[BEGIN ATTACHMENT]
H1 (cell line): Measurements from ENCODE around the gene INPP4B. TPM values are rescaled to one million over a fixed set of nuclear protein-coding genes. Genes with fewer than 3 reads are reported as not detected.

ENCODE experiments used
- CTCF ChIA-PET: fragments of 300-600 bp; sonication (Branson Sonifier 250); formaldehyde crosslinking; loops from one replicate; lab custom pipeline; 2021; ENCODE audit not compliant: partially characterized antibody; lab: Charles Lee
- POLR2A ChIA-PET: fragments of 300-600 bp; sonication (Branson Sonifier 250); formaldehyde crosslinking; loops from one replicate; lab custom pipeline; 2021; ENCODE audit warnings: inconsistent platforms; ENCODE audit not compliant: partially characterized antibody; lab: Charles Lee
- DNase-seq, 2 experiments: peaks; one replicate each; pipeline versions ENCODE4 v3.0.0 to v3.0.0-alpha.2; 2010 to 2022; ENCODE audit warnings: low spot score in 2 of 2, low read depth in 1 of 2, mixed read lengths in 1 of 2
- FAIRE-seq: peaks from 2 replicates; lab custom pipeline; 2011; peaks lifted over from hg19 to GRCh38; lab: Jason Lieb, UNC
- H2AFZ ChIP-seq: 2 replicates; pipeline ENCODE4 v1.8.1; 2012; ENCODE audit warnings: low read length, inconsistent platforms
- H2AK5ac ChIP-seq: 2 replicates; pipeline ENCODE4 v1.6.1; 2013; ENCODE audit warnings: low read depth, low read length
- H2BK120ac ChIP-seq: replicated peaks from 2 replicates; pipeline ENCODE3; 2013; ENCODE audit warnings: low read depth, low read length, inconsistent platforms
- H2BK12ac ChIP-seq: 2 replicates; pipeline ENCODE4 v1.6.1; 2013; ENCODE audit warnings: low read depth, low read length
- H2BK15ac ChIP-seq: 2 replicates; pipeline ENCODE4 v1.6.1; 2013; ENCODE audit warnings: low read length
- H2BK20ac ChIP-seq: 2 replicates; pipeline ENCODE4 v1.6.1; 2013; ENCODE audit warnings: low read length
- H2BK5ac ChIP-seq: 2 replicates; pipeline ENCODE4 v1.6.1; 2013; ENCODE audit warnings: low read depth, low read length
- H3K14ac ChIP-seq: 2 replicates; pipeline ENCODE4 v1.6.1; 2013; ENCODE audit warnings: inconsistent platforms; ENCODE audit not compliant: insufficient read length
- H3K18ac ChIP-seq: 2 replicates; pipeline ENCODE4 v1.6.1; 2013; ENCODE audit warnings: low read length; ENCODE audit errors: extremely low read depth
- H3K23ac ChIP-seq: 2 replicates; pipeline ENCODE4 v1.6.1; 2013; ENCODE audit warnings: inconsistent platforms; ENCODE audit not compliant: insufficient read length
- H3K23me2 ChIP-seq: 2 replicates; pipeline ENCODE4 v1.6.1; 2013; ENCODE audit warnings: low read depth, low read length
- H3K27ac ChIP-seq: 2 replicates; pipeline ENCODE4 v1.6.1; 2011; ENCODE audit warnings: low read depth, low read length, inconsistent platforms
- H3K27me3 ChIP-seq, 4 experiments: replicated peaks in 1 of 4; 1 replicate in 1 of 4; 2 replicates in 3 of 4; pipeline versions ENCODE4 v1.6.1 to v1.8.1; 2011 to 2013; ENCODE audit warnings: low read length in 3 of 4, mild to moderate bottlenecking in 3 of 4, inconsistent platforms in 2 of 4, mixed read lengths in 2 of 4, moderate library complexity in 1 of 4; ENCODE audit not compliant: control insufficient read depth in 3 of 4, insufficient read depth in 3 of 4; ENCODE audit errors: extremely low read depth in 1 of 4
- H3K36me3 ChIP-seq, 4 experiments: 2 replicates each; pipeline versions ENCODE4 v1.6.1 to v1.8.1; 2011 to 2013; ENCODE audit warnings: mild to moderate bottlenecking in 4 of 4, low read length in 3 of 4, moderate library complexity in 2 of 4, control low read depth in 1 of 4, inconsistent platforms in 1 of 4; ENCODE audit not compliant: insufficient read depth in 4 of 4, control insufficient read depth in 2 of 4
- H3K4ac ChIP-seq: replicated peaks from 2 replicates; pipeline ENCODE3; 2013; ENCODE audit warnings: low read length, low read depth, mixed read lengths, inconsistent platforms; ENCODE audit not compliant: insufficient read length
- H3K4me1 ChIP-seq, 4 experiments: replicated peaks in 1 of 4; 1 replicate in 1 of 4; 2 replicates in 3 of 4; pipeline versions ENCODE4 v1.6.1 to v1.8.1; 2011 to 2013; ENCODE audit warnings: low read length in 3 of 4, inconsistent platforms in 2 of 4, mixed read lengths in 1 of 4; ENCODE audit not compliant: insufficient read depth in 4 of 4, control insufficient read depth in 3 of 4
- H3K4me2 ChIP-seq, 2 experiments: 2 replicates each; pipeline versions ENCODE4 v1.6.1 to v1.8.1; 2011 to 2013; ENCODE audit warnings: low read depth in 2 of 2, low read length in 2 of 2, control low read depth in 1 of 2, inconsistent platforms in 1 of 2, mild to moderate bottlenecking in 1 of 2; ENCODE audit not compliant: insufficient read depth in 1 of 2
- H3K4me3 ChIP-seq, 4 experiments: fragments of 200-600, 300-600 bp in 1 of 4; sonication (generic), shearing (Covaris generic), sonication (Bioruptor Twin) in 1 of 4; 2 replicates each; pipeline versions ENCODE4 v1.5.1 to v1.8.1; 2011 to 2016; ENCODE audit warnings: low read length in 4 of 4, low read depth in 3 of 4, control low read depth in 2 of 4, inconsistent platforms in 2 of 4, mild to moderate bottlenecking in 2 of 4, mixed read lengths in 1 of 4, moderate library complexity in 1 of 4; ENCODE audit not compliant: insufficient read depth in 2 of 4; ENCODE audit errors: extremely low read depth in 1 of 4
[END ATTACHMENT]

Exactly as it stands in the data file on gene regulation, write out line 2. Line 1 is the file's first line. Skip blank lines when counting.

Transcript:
ENCODE experiments used